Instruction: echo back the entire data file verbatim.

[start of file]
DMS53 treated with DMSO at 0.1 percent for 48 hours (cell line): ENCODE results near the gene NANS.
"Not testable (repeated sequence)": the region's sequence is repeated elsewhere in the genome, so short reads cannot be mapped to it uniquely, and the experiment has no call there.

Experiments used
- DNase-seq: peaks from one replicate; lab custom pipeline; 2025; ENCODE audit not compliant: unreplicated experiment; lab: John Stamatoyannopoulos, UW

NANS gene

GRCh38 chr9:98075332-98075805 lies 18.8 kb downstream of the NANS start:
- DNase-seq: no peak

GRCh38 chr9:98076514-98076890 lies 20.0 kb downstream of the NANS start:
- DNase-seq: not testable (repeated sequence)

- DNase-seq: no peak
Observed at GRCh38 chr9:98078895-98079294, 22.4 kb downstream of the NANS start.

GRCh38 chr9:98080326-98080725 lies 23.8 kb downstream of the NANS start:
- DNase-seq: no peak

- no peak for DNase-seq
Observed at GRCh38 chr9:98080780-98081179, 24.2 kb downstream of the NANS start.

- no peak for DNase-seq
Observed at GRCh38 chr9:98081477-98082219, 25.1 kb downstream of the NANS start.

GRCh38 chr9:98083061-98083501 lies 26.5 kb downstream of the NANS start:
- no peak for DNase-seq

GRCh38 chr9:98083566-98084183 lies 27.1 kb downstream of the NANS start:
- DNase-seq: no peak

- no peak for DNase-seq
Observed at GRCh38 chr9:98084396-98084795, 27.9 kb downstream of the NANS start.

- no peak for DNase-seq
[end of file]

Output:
DMS53 treated with DMSO at 0.1 percent for 48 hours (cell line): ENCODE results near the gene NANS.
"Not testable (repeated sequence)": the region's sequence is repeated elsewhere in the genome, so short reads cannot be mapped to it uniquely, and the experiment has no call there.

Experiments used
- DNase-seq: peaks from one replicate; lab custom pipeline; 2025; ENCODE audit not compliant: unreplicated experiment; lab: John Stamatoyannopoulos, UW

NANS gene

GRCh38 chr9:98075332-98075805 lies 18.8 kb downstream of the NANS start:
- DNase-seq: no peak

GRCh38 chr9:98076514-98076890 lies 20.0 kb downstream of the NANS start:
- DNase-seq: not testable (repeated sequence)

- DNase-seq: no peak
Observed at GRCh38 chr9:98078895-98079294, 22.4 kb downstream of the NANS start.

GRCh38 chr9:98080326-98080725 lies 23.8 kb downstream of the NANS start:
- DNase-seq: no peak

- no peak for DNase-seq
Observed at GRCh38 chr9:98080780-98081179, 24.2 kb downstream of the NANS start.

- no peak for DNase-seq
Observed at GRCh38 chr9:98081477-98082219, 25.1 kb downstream of the NANS start.

GRCh38 chr9:98083061-98083501 lies 26.5 kb downstream of the NANS start:
- no peak for DNase-seq

GRCh38 chr9:98083566-98084183 lies 27.1 kb downstream of the NANS start:
- DNase-seq: no peak

- no peak for DNase-seq
Observed at GRCh38 chr9:98084396-98084795, 27.9 kb downstream of the NANS start.

- no peak for DNase-seq